Does Potassium Help Gout?

'A Quick Readers Question From A Gout Sufferer'

The Short Answer –

Effective gout treatments are precious. Is potassium one of them? Does Potassium help gout? Could it be a major preventative treatment to avoid future gout attacks?

This article asks the question and comes up with the answer ‘Yes – potassium could help your gout and here’s how….’

Does Potassium Help Gout – The Facts

As early as 1978, a positive relationship between uric acid and potassium was being observed, during a trial published in the Annals of the Rheumatic Diseases

This is relevant because gout or ‘gouty arthritis’ as it is known in clinical journals, is caused primarily by a build up in your uric acid levels that ultimately leads to the formation of urate crystals.

These urate crystals then attach to your joints causing considerable pain, swelling and inflammation. If there is a link between potassium levels and gout, then it is very possible that potassium can help gout.

Finding more research…

Clearly then this link deserved further investigation and in 2013, Mr Charles Weber released a review of clinical papers that concluded not only that potassium and gout were linked through uric acid control, but that potassium could be used to control uric acid levels to some extent.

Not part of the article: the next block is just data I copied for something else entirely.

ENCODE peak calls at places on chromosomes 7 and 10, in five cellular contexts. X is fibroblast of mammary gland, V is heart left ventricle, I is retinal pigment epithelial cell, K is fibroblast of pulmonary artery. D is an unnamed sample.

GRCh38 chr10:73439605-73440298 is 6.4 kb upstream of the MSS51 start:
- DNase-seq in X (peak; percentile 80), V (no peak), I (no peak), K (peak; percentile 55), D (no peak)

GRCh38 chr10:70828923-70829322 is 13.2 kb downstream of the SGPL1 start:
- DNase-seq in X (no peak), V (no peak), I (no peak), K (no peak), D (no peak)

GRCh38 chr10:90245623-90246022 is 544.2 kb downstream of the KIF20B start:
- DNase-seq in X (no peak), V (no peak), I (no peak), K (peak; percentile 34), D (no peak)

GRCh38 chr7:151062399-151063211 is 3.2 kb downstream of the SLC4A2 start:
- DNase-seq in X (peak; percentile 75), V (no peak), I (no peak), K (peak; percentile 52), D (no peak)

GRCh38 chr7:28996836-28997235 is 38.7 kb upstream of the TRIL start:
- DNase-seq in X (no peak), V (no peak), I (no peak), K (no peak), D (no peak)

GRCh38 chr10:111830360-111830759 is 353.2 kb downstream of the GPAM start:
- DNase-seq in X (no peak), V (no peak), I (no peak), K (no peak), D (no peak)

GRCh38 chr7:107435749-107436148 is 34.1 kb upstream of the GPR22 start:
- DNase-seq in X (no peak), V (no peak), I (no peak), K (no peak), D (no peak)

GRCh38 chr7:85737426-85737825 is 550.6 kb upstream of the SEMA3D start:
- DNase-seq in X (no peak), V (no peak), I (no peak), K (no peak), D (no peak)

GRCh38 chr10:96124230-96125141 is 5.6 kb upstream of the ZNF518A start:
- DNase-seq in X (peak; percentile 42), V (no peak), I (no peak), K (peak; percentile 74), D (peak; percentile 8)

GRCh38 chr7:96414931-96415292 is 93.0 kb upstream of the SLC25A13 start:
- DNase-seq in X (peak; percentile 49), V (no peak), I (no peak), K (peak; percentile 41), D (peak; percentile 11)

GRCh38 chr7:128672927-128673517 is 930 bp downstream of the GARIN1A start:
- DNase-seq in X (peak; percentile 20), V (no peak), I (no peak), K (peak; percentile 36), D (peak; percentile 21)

Instead of looking at pure potassium, he anlalysed some potassium bicarbonate supplements and observed that the effect of taking these was to make urine so alkaline that it helped the body to keep the uric acid soluble.

This is relevant because high uric acid levels on their own, do not mean you’ll automatically suffer with gout.

What causes ‘gouty arthritis’ is when these high levels of uric acid are converted into solid urate crystals.

Sound theory…

If potassium can alter just slightly your PH levels, then it is possible to stop or at least slow down the amount of uric acid forming these crystals. If you can reduce the number of urate crystals being made, then you have reduced the number of crystals ready to attack your joints.

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Does Potassium Help Gout – Establishing Where It Might Help….

According to the science, potassium absolutely does help gout.

What effect it will have when you are just starting to feel the pain of an attack coming on is questionable, but certainly it could play a role in a preventative strategy for the future.

Potassium would seem to work best when used as a preventative measure between gout attacks. It’s noted clash with NSAIDs as mentioned below is further reason for this assertion.

An image of 5 bananas as a source of potassium that is not as strong as potassium bicarbonate powder

The other really interesting link that backs up the use of potassium, sits within many of the studies. That is that actions that result in a LOSS of potassium from your body, can similarly have a negative effect (promoting gout).

Indeed, as noted by Rodman in ‘Urology Review’, gout was actually triggered by many of the same actions that saw potassium levels fall such as fasting, diuretics that cause potassium loss or surgery.

Indeed, so strong was Mr Weber’s views after his research that he concluded…

“I am convinced that potassium bicarbonate should be used to cure gout and chemicals never should be and that this procedure would eliminate gout from our society.”